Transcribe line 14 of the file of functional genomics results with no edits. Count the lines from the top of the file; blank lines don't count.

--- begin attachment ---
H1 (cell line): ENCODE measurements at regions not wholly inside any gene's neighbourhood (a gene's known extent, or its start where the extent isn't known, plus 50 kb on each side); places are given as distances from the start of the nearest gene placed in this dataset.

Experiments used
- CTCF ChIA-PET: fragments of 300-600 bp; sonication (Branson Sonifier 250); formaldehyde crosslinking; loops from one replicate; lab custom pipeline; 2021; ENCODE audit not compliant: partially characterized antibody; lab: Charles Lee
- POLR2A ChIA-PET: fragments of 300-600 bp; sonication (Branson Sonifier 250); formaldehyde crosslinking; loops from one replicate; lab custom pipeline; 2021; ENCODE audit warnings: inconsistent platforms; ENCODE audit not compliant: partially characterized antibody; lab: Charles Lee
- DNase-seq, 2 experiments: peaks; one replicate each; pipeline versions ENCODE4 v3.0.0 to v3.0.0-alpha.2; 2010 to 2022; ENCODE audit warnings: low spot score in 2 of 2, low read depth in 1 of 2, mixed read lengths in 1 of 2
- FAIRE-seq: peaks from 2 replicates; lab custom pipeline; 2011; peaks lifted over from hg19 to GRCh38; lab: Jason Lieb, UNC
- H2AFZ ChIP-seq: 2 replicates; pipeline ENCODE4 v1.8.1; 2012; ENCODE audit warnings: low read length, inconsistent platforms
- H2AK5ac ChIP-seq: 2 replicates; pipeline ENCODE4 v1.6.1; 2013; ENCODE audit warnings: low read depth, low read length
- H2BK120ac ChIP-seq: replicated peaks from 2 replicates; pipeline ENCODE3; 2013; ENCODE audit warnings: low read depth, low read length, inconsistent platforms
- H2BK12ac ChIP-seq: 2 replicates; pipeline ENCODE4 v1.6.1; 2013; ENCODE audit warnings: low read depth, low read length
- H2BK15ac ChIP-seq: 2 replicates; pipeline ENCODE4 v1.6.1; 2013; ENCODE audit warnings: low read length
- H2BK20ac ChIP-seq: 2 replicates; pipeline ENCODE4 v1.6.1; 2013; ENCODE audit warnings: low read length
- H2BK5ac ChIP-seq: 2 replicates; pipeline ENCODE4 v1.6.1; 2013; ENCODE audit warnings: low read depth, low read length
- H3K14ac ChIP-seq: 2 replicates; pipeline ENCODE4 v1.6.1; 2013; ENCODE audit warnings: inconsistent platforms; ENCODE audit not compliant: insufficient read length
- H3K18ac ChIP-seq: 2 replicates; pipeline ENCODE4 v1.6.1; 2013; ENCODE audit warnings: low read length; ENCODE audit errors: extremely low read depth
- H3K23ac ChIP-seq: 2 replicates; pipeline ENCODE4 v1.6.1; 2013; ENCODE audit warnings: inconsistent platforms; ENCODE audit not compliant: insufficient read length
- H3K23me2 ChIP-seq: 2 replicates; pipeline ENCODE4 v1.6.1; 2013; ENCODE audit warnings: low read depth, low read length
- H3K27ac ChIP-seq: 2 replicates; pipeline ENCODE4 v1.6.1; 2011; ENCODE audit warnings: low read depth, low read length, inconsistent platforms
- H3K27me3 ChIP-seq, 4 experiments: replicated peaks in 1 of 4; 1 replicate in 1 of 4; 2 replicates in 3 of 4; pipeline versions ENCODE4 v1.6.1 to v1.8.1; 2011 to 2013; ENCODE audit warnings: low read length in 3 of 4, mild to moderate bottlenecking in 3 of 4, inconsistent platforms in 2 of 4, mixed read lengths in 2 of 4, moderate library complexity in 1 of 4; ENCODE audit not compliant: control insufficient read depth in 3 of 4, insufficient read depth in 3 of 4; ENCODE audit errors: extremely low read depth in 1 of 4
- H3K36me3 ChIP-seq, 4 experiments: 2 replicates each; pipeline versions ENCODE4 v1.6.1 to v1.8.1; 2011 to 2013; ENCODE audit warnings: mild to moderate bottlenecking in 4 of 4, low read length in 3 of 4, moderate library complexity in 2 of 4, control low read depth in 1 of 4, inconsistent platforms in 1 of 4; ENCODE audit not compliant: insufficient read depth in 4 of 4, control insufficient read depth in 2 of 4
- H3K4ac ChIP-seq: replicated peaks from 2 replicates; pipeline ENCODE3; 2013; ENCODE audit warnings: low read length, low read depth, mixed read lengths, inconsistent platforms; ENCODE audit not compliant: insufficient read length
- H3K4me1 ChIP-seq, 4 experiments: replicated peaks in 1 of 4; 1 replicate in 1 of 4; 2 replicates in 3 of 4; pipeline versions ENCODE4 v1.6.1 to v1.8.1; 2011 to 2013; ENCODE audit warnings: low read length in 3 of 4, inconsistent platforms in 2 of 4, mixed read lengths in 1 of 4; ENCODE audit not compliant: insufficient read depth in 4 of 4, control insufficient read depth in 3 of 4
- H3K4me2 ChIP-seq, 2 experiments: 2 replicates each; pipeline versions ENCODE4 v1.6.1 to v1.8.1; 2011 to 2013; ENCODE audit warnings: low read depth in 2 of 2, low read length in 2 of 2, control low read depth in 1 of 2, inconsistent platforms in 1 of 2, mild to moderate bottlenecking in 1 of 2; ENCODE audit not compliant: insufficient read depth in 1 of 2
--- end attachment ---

- H3K14ac ChIP-seq: 2 replicates; pipeline ENCODE4 v1.6.1; 2013; ENCODE audit warnings: inconsistent platforms; ENCODE audit not compliant: insufficient read length